At London Duck Tours, we spend a lot of time on the river Thames so we’ve got to know a lot about it. Did you know that two thirds of London’s drinking water comes from the Thames, or that there are more than 15 tunnels that go under it? Here are some more fantastic facts to use in your next pub quiz or impress/confuse your friends with.
- The Thames is both tidal and non-tidal, depending which spot you’re looking at – it becomes tidal after Teddington Lock.
- The river is home to over 119 species of fish, as well as otters, voles, and eels.
- The Thames Path is 184 miles long, which makes it the longest river walk in Europe. The river itself is 215 miles long.
- There are more than 80 islands in the Thames.
- There are over 200 bridges that cross the river – the first was built by Romans.
- In 1858 the river stank so badly from the sewerage in it that Parliament had to be suspend – it was called The Great Stink. London’s sewer system was built in 1865 because of it.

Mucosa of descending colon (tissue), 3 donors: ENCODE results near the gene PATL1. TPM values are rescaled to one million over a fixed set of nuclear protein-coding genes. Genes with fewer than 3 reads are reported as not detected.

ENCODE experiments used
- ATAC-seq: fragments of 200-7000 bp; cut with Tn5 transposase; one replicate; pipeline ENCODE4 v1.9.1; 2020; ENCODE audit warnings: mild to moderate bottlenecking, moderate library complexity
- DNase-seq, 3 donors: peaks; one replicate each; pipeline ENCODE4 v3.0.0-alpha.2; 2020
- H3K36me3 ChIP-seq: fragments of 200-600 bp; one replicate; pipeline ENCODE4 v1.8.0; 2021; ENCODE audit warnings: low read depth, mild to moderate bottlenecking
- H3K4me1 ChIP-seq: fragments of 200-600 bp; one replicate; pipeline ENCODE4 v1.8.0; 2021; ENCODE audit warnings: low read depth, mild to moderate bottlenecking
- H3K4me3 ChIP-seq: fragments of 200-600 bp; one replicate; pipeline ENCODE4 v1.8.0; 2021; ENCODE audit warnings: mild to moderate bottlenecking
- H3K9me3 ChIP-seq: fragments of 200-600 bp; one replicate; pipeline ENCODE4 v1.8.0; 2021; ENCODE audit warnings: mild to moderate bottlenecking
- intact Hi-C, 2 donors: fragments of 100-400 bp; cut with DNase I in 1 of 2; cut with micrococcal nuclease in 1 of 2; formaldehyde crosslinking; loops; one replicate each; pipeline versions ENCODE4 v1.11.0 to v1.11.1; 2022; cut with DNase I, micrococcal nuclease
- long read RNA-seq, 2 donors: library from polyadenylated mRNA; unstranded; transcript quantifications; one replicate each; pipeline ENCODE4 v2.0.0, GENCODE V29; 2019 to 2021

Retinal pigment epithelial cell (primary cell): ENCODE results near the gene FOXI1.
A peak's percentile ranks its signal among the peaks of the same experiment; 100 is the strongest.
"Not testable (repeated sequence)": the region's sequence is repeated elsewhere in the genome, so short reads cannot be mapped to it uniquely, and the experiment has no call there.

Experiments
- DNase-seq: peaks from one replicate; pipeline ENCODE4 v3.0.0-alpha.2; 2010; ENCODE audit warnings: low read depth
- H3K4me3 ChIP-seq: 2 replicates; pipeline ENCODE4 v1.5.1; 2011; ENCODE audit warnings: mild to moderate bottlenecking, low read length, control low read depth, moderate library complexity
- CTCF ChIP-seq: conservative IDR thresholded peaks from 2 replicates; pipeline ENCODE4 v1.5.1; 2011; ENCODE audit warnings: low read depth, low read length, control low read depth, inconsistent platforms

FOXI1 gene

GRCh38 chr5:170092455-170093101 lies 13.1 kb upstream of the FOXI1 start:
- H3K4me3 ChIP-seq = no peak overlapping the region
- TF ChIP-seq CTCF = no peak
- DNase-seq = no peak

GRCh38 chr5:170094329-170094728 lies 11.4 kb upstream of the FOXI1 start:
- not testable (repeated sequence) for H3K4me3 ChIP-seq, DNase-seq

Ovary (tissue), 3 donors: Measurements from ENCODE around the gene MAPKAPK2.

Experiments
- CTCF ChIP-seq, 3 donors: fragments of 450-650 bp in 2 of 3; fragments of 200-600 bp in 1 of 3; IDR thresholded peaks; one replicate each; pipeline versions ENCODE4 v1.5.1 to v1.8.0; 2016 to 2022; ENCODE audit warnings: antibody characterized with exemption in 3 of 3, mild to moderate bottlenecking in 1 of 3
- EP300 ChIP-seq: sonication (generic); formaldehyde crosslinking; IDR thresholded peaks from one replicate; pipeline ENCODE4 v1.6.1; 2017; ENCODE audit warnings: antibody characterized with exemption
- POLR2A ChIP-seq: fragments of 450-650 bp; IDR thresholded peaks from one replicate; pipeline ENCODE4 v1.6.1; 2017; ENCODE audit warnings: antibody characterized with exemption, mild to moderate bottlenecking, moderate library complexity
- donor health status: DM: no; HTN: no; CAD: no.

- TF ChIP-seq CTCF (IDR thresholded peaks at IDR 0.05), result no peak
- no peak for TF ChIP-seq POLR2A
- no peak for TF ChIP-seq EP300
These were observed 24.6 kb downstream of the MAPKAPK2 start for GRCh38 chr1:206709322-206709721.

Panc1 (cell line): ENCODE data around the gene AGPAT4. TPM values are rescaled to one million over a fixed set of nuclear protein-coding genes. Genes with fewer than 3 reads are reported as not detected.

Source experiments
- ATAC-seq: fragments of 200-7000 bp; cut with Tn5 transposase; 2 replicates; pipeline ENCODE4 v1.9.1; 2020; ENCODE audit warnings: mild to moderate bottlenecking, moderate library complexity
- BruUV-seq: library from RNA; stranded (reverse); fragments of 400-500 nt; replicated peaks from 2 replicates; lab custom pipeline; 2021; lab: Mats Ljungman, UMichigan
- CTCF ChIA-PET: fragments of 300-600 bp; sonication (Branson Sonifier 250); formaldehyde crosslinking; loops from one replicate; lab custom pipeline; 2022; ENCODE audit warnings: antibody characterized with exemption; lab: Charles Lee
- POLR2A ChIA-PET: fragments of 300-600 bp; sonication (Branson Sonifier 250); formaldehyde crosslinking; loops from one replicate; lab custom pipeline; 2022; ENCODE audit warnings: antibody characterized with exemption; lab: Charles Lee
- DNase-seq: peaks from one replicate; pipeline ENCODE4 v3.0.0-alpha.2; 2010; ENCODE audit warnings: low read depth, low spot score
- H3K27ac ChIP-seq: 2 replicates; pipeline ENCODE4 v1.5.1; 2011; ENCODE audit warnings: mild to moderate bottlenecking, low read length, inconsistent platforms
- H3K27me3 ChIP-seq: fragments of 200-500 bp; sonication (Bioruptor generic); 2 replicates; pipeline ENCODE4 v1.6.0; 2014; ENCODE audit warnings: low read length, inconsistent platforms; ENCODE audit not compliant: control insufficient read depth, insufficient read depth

- Westminster Bridge is painted the same shade of green as the benches in the House of Commons Chamber.
- Britain implemented rules to make road users drive on the left because of congestion on the Old London Bridge.
- The river runs through 7 counties – Wiltshire, Oxfordshire, Gloucestershire, Berkshire, Surrey, Buckinghamshire, and Greater London. It is policed by 5 different police forces, including the Thames Division, which is part of the London Metropolitan Police.
- The Thames is called the Isis where it runs between the Cotswolds through to Oxfordshire.
- Humans have been settling by the Thames since at least the Neolithic period (around 10,200BC).
- Julius Caesar wrote about the Thames (called the Tamesis in Latin) after his second expedition to Britain in 54BC.
- Frost Fairs have been held by the river since 1607, where people set up tents by the river with amusements such as ice bowling.
- The Thames is the historic home of rowing in the UK – there are over 200 rowing clubs on the river.
This post was written by Innermedia Ltd